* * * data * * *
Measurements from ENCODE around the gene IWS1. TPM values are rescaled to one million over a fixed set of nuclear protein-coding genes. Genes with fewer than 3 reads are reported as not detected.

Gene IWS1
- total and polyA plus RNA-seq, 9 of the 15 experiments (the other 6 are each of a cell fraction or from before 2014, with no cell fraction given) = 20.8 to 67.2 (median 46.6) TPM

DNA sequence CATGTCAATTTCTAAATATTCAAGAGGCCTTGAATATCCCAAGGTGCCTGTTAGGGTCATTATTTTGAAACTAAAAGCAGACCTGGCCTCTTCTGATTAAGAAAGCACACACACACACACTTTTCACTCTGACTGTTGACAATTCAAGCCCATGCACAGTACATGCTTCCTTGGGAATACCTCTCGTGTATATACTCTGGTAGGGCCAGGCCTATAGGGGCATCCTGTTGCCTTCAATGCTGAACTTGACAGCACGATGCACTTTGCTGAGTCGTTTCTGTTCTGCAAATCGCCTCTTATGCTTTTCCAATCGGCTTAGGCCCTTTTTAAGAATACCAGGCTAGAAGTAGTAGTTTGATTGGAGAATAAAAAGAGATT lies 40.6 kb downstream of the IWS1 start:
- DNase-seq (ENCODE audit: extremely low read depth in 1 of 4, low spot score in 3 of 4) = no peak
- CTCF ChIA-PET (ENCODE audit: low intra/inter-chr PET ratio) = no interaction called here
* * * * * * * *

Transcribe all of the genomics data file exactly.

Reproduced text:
Measurements from ENCODE around the gene IWS1. TPM values are rescaled to one million over a fixed set of nuclear protein-coding genes. Genes with fewer than 3 reads are reported as not detected.

Gene IWS1
- total and polyA plus RNA-seq, 9 of the 15 experiments (the other 6 are each of a cell fraction or from before 2014, with no cell fraction given) = 20.8 to 67.2 (median 46.6) TPM

DNA sequence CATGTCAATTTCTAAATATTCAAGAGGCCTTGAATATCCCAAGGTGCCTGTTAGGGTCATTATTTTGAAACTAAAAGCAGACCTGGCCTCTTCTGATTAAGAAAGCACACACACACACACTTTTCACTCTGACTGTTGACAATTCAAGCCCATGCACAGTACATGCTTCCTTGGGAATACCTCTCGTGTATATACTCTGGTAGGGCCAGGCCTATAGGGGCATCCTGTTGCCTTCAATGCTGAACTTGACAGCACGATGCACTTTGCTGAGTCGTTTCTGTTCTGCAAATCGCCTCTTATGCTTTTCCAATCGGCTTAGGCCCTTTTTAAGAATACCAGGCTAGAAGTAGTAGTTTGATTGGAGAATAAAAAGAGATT lies 40.6 kb downstream of the IWS1 start:
- DNase-seq (ENCODE audit: extremely low read depth in 1 of 4, low spot score in 3 of 4) = no peak
- CTCF ChIA-PET (ENCODE audit: low intra/inter-chr PET ratio) = no interaction called here